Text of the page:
Pregnancy presents a lot of unique health issues for women. Simple tasks become burdensome to perform, and comfort is a far-away dream that’s very rarely achieved. That’s not to mention how many harmless things and scents can make you feel sick in a matter of seconds. You can imagine how much worse these all tend to be when you’re at a dentist appointment.
If, like several pregnant women, you’re wondering if you should even schedule one, then here’s the answer once and for all: yes, you should. Working with dentists while you’re pregnant is crucial to your oral health. That said, there are many other considerations you need to make and things you need to know about getting a dental procedure.
Dentist Appointments Are Crucial
Pregnant women are at higher risk of suffering from oral conditions like gingivitis and cavities. Your hormones’ drastic fluctuations make you especially prone to getting more bacteria in your mouth and experiencing bouts of gum inflammation. You may feel as though these are inconsequential simply because they’re normal and minor problems. Delaying treatment, however, can aggravate them and require more complex treatments down the road. The worst part is that you can actually pass down bacteria to your baby.
The solution is to maintain your regular dental visits to get your teeth cleaned and checked. The likelihood of scheduling and even showing up to the dentists’ office after giving birth is slim. The chances are big that you’ll be too busy making sure your newborn is healthy to even look after your own health. By getting your regular treatment while pregnant, you can reduce the risk of emergencies in the future that can keep you from nursing your child.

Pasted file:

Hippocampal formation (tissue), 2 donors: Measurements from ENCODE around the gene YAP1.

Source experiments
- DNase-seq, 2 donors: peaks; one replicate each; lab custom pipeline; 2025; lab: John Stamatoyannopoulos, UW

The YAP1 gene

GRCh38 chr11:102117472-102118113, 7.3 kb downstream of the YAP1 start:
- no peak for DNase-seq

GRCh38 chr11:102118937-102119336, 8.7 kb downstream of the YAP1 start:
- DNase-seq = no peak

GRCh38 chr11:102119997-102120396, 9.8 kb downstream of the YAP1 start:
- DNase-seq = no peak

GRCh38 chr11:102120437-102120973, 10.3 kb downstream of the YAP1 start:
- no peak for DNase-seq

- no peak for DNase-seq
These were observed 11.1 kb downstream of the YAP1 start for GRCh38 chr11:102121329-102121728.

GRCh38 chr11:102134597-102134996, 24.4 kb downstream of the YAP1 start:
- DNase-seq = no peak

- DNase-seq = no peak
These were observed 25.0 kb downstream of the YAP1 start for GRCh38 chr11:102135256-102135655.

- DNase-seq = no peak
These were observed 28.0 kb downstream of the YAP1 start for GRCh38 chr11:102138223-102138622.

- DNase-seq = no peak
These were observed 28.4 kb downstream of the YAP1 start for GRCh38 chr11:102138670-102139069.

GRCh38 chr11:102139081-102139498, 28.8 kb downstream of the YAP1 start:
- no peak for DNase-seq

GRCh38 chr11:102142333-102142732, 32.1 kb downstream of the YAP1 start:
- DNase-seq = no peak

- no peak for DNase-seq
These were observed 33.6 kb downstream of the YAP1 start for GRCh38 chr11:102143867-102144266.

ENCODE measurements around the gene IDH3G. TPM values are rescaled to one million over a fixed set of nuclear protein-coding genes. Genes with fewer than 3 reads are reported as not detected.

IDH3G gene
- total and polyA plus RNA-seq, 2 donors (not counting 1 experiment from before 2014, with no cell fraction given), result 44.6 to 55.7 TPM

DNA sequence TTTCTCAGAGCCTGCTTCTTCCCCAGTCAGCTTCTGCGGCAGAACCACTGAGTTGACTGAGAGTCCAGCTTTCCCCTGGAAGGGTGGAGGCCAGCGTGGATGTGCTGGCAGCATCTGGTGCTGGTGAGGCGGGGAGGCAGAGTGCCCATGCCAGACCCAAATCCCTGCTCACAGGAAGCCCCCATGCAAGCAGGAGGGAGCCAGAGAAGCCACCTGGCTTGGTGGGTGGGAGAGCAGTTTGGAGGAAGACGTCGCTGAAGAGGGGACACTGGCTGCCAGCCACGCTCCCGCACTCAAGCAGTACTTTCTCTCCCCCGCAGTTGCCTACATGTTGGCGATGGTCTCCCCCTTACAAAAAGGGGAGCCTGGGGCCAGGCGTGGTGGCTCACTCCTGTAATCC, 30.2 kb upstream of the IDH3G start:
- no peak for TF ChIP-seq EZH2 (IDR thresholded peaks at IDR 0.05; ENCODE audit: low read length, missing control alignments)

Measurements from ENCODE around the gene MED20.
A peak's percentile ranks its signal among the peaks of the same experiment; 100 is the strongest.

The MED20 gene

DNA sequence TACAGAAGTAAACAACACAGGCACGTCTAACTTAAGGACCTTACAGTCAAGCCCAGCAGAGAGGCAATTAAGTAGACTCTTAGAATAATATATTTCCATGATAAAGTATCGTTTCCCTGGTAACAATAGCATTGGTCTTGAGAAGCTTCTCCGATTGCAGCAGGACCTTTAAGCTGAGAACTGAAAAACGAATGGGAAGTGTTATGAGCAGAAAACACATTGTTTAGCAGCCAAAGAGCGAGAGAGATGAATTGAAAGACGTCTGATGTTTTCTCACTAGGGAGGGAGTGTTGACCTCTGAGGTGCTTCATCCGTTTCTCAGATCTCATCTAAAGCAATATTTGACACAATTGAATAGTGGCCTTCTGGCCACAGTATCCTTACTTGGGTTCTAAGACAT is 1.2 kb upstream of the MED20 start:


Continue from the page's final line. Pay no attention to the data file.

Tooth Extractions are Possible
The good news is that you can safely get your tooth extracted during your pregnancy. In fact, you can expect that the majority of procedures are available to you with some minor changes to ensure your baby’s safety. Whether or not your dentist will indulge you is another matter entirely, however. You’ll encounter many dentists who’ll prefer to postpone certain procedures until after you give birth to prevent even the slightest chance of complications.
Still, there are times when procedures must be done during pregnancy because of severe pain, infection, or permanent oral damage. When the benefits eclipse the risks, your dentist will see to it that you’re treated at once to prevent you from getting sick. If your current dentist doesn’t specialize in the procedure you need, look for reputable ones who can perform your oral surgery. Kokomo, Indiana alone should give you a considerable list of professionals who can cater to your specific needs. Reduce the hazards by doing your research and getting a second opinion before proceeding with intricate treatments.
Timing Is Everything
Another big consideration you need to make is timing. The challenges your pregnancy will cause differ per trimester. The popular advice leans towards the second trimester as the most logical time to get dental procedures. This is because you’ll likely be in the best shape to sit still for a long time without any major discomfort. The third trimester can make the baby’s weight burdensome on a dental chair, and the first trimester will see you suffering from bouts of nausea due to the fetus’s development.
Again, procedures that can wait until after giving birth shouldn’t be forced unless it’s an emergency. Expect that local anesthesia is okay, but anything that involves sedation is not. The same applies to pain medications and other after-treatment procedures.
Overall, coordinate with your dentist and midwife or OB-GYN to agree on the benefits and risks of getting certain treatments in what trimester.
Make Dental Hygiene a Priority
Take extra care of your dental hygiene, just like you would other aspects of your health. You’ll be surprised at how many complications can arise from neglecting to floss and use mouth wash regularly. Lastly, always use products that are safe for pregnant women. You and your baby will be glad for all the precautions you commit to.